Tuesday, May 23, 2006
Dancing...writing. Same thing, right?
As you know, Saturday night was AC’s first dance recital. She did great (as great as a four-year-old can do), and has been bitten by the bug. The diva in her has found an outlet, and she can’t wait for the next one.
As her mom, I am as proud as proud could be. I even got a little teary-eyed as she made her entrance. For the first time in a long time, I wanted to be on stage. I wanted to dance. I didn’t realize how much I missed it until Saturday night.
But it was a surreal experience. In my entire life, I’ve been a true audience member for recitals and ballets only a few times. Most of the time, I watched the action on stage from the wings, waiting for my entrance. Sometimes, if I had a long enough break, I could sneak up to the balcony and watch for a while, but that was rare. If, for some strange reason I wasn’t dancing that night, I would be in the audience (but never in the good seats—those were for the paying folks), but I still knew everyone on stage. Being “just another mom in the audience” was really strange.
(And I know my mom was feeling it as well. This was the first time she’d sat through a recital when I wasn’t dancing. She wasn’t running backstage between acts to help me change. She didn’t know 90% of the kids on stage because she’d shuttled them all over town or had them eat her out of house and home every weekend. It had to have been weird to have AC coming out of the wings instead of me…)
So, I’ve been thinking about dance most of the weekend. There’s a list on the bulletin board above my desk that one of my high school friends sent to me called “Everything I needed to know, I learned in ballet.” Over the last couple of months, I’ve looked at it and realized that what I learned in ballet also applies to my new dream of writing books. So to tie my dancing mood to the blog, I give you “Everything I need to know about writing I learned from ballet.”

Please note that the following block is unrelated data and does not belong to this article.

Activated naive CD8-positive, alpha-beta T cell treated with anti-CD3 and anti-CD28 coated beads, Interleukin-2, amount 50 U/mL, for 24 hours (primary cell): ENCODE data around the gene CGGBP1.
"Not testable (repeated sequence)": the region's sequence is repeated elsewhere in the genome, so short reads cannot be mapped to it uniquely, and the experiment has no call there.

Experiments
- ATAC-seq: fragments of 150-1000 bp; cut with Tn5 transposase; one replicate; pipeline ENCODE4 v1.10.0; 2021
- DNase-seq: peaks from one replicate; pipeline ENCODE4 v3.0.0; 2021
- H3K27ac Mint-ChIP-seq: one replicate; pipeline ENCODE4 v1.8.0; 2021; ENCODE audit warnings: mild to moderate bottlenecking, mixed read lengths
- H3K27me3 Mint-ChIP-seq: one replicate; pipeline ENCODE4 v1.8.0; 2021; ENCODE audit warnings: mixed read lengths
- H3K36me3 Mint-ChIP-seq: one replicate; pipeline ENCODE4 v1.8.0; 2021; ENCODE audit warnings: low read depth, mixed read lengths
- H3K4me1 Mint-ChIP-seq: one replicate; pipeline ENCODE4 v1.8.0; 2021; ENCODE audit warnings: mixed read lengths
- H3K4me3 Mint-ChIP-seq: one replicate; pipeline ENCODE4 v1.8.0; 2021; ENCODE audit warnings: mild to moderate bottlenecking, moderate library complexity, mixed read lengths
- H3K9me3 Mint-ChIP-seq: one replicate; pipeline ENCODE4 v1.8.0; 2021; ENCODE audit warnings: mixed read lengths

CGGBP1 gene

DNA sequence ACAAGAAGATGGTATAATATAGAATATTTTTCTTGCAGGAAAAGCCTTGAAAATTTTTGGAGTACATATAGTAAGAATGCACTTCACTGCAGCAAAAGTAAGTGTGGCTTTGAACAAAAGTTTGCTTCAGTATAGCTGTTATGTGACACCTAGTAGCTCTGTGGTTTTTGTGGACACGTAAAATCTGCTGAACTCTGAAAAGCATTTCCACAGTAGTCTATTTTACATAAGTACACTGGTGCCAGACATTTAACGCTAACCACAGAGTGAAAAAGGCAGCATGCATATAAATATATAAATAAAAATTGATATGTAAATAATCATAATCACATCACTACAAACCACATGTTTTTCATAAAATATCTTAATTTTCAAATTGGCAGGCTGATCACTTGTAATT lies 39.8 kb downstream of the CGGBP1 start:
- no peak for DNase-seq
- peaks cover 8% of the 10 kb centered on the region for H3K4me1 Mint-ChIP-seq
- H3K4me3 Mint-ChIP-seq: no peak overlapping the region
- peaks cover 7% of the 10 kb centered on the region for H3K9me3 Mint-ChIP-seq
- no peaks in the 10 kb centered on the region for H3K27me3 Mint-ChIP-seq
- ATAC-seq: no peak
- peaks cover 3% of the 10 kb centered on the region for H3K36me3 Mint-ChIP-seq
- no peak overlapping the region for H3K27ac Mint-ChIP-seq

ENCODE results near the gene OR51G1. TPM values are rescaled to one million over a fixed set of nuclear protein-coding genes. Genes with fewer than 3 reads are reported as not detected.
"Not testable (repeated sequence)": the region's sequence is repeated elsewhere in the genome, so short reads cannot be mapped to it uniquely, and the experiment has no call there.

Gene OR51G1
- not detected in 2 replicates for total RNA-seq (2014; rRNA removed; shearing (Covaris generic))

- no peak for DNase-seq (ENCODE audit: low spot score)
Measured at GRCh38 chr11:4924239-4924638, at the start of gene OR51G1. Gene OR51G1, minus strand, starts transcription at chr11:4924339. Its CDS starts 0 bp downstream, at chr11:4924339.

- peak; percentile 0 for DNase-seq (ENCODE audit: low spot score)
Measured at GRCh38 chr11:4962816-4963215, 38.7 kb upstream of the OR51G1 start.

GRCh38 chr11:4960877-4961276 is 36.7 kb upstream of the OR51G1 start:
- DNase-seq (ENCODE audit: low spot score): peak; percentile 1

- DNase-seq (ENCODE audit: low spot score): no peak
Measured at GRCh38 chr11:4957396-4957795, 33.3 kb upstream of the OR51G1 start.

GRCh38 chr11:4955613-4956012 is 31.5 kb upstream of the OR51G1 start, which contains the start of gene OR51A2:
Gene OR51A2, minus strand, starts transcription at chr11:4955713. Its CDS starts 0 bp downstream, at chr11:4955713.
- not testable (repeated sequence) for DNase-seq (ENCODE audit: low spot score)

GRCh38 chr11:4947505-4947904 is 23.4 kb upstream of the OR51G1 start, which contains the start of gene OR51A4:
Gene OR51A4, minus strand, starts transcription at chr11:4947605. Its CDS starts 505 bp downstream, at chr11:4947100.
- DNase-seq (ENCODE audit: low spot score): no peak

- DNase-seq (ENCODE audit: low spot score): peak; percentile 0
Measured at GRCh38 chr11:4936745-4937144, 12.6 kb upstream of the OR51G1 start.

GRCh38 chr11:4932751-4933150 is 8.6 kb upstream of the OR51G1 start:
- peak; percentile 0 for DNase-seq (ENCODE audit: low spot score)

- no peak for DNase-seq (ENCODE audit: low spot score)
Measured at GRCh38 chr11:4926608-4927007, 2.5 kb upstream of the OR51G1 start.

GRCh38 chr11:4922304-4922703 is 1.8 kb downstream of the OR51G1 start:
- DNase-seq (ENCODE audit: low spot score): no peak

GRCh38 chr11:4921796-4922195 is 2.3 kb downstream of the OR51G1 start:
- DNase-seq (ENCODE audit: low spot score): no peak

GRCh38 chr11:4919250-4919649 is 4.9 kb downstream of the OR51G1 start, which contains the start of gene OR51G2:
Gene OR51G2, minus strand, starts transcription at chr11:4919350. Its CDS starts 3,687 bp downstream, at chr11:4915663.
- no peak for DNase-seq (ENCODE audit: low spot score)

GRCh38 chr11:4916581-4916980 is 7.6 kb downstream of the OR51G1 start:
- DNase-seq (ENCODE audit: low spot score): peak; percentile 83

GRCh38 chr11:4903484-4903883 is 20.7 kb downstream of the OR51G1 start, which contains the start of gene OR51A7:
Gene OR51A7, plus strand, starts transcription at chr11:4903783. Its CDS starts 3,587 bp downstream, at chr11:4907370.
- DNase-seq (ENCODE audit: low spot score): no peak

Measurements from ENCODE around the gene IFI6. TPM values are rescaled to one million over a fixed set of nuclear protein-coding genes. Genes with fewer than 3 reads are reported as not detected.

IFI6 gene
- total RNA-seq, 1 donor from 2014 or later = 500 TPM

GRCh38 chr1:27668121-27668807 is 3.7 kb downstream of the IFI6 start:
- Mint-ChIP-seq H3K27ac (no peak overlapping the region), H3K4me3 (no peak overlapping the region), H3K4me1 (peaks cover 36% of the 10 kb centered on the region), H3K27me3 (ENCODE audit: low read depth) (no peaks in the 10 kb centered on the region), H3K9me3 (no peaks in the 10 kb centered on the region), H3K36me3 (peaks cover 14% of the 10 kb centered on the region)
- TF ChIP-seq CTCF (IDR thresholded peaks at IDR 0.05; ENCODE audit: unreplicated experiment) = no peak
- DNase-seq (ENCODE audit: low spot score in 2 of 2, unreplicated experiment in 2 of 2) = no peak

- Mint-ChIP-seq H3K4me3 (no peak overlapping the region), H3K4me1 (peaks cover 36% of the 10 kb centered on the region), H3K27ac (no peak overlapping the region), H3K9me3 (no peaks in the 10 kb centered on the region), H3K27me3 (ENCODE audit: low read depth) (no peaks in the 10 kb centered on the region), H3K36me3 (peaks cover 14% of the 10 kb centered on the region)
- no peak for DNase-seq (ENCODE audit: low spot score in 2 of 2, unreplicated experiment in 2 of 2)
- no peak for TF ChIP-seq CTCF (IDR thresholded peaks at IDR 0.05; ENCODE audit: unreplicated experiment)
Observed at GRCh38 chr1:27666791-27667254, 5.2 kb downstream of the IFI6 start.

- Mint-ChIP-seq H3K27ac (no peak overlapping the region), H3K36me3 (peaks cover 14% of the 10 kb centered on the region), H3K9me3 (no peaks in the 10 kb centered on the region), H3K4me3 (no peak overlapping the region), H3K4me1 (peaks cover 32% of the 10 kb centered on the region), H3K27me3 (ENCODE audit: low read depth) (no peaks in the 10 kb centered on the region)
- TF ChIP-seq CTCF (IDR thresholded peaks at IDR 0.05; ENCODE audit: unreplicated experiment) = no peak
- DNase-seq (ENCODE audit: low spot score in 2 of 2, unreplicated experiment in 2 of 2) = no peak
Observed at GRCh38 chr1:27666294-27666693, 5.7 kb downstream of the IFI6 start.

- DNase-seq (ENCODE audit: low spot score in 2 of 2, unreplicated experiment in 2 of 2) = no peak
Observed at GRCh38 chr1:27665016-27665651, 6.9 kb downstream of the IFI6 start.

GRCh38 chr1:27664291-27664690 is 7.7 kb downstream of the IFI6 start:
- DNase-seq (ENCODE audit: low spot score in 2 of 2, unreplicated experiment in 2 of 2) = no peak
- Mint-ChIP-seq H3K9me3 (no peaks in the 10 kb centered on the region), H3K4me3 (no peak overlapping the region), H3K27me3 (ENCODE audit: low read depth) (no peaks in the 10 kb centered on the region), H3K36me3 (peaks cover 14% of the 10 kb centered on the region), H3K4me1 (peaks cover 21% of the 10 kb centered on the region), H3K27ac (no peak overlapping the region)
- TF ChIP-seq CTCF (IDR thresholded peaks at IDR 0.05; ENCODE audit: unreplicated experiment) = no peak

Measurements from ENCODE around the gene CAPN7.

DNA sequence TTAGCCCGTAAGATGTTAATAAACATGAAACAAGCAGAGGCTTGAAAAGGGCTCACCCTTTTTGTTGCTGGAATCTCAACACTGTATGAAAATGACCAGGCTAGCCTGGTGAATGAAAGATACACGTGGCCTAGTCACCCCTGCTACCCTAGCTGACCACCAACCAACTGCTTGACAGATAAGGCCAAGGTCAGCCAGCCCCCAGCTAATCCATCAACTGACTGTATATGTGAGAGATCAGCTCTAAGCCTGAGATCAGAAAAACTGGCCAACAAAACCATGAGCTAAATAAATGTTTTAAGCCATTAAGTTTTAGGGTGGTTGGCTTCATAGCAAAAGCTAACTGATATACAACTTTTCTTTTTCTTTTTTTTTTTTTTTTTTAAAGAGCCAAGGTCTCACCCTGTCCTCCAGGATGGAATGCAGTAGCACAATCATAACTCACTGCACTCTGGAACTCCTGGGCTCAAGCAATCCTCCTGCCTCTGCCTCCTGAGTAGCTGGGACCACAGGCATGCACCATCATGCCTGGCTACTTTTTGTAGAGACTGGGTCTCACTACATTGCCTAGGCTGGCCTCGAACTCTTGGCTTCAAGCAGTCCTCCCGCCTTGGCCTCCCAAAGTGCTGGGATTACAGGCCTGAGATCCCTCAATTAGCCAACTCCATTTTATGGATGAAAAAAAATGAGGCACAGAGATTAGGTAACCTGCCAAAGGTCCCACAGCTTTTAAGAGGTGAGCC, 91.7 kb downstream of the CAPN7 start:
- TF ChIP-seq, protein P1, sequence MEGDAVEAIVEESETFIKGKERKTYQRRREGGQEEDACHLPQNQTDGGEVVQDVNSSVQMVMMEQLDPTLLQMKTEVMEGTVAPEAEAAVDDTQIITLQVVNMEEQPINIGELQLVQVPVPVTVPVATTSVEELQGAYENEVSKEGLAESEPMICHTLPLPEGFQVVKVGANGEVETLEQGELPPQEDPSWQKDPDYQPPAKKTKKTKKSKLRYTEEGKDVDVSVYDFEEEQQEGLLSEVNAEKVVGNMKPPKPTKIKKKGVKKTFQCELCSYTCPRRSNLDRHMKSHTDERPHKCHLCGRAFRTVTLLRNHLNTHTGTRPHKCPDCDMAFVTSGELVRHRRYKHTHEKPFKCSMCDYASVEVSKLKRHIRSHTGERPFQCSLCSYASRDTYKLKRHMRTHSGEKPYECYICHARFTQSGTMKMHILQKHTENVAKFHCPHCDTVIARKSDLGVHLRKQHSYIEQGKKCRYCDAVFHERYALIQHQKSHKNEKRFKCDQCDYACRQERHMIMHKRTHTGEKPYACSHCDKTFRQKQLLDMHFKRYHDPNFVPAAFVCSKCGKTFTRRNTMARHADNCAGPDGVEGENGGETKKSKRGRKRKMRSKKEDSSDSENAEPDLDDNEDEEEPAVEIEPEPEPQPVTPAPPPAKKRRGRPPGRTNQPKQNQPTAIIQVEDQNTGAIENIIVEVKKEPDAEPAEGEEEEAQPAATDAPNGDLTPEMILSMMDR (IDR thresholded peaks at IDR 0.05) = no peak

1.) Balance is vital. (You have to keep any one part of the story from overwhelming another. You also have to balance writing with the thousand other things in your life. Like dance recitals.)
2.) Timing really is everything. (Getting published is sometimes a matter of getting the right book into the hands of the right editor at just the right moment in time. That’s a bit trickier than remembering you step on the two, not the one.)
3.) Nothing is magic, or flawless. (Take one of your favorite books. There may be a typo that slipped through. But there’s probably also a passage that the author isn’t quite happy with. But it’s still a great book.)
4.) Fancy tricks can’t make up for sloppy technique. (The best, most compelling plot in the universe can’t make up for bad writing. Great ideas can only get you so far; you still have to study your craft and nail down the basics of strong technique.)
5.) Anything that looks easy usually isn’t, but hard work pays off. (That beautiful paragraph of description that made you feel like you were there? That perfect retort that popped out of the heroine’s mouth? That took a lot longer to write than it did for you to read it.)
6.) Practice makes better. (No one is perfect. But working hard will make you better at what you do.)
7.) Listen to teachers, then work hard. (Read all the craft books; go to the workshops. At some point, you have to actually take that theory and put it into practice.)
8.) Looking at yourself in a mirror all the time does weird things to you. (Yeah, like give you an eating disorder—wait, sorry, we’re talking about writing. You can revise all the spark out of a book by rereading it over and over again. And don’t compare yourself to the others you see next to you in that mirror. Write your book the best way you can with your own spark in it.)
Okay, I can only push this analogy so far…I can’t make the last two items on the list work. But you get my point, right?
I was told once to “dance like nobody’s watching.” There’s a freedom to doing what you love simply because you love it. But the whole point is that you want an audience. But nobody in the audience wants to see the ballerina sweat. No one wants to see the bleeding toes or know that her knee has her in physical therapy twice a week. They want to see the magic. But the magic only comes from hard work. And if you love something, you should be willing to put in the effort.
So, go. Work hard. Make magic.